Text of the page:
The game itself

On August 3rd 1982 the big day had arrived. The atmosphere itself was special already during the warm up sessions. Maradona was escorted onto the pitch by a number of policemen. Hans-Dieter Schmidt remembers that some fans wanted to follow the Argentinian as closely as possible:

He grabbed a ball, and started dribbling between the box and the mid circle. Feet, upper thigh, head, neck – he showed off a whole bag of tricks. Within moments there were 100 fans who had gotten onto the pitch following his every move. Every time he turned around to move into the other direction the fans provided him with an alley and he danced right through it. Afterwards they went into the same direction as he did. It was simply an incredible scene.

When the game had started 23-year-old midfielder Hermann Eiting followed Maradona’s every move, doing a very good job according to his coach. Eiting had been instructed by his coach to do his very best, and to avoid playing dirty. Those tactics worked out rather well. Maradona scored a goal from the spot after Barca had been awarded a penalty following a hand ball in the box in the 13th minute, but otherwise there was little in the way of danger coming from the Gaucho.

The main goal of the match was that every Meppen player on the pitch should enjoy himself according to coach Schmidt:

I knew that we weren’t able to reach Barca’s level from a footballing point of view, of course. But, what we wanted to do something else than blindly hammering away at our opponents, simply reacting to what our opponents were doing. The audience should enjoy the game.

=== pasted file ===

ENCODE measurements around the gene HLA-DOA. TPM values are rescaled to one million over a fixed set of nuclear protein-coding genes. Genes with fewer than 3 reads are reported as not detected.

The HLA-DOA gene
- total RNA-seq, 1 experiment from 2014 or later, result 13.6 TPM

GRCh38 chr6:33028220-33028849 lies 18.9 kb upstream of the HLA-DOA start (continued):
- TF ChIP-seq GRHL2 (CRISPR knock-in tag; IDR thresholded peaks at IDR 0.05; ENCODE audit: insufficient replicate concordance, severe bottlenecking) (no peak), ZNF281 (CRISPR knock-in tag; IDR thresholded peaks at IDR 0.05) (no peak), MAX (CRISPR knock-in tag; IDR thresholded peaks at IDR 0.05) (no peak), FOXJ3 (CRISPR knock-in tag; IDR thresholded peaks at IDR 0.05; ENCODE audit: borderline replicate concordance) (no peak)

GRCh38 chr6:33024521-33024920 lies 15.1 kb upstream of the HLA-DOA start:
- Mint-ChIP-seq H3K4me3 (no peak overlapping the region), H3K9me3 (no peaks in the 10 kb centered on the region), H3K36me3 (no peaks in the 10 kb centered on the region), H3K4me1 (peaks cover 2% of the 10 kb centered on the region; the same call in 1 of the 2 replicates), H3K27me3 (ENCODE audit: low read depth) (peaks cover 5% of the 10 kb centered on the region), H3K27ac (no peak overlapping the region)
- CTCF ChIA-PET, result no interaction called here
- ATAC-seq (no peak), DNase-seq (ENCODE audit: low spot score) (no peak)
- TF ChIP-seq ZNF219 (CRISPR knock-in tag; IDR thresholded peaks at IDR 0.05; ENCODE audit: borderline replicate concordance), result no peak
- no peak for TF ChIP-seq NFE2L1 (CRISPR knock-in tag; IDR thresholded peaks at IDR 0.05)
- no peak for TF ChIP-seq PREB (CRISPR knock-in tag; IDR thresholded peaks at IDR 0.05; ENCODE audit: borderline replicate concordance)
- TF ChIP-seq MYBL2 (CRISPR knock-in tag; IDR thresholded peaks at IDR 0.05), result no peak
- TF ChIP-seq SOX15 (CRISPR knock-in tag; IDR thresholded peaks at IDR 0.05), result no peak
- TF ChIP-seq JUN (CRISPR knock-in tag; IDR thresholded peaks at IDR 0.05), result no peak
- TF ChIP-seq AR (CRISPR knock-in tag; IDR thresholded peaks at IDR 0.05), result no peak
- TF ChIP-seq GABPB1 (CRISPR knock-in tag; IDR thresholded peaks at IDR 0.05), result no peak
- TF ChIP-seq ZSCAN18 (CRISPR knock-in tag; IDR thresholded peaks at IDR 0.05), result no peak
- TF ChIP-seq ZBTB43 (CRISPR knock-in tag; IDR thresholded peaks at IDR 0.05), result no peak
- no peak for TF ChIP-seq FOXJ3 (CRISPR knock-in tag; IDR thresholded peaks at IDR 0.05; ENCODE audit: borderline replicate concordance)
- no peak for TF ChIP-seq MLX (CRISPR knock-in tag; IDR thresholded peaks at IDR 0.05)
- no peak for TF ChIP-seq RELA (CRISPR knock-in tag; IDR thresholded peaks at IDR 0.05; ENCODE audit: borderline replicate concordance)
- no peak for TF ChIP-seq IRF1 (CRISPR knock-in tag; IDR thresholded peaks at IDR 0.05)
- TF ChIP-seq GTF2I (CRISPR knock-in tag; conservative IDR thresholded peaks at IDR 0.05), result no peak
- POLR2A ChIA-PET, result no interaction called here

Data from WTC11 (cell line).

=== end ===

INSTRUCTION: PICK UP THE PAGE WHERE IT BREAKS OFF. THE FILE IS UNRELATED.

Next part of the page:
Meppen lost the game 5-0 in the end. Maradona had played for 45 minutes and shown off some of his skills. The city of Meppen had experienced one its most memorable days in its history.

After the match

The Meppen locals had been in for a treat, watching Barca showing off some of their skill against their local football team. Maradona’s man marker, Hermann Eiting, told Neue Osnabrücker Zeitung that the fun was far from over after the final whistle had blown:

Something that has really burnt itself into my memory is how liberal-minded the players were back then. The Barca players gave autographs right after the match. 2-3000 kids were on the pitch. This sort of thing wouldn’t have been allowed to happen today.

Maradona himself didn’t seem to mind the attention at all according to Hans-Dieter Schmidt. The Meppen coach managed even to exchange a few words with the playmaker after the match:

I sat almost 30 minutes in the Barca locker room and I talked to Maradona during that period. He was a nice man who barely could speak English.

Schmidt and Maradona talked about the 1982 World Cup and the life changes after playmaker’s transfer to Barca. After having spent some time in the locker room together, the pair went to the Bratwurst stand outside to get something to eat.

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Niklas Wildhagen

Niklas is a 33-year-old football writer and podcaster who has been following the Bundesliga and German football since the early 90s. You can follow him on Twitter, @normusings, and listen to his opinions on @TalkingFussball.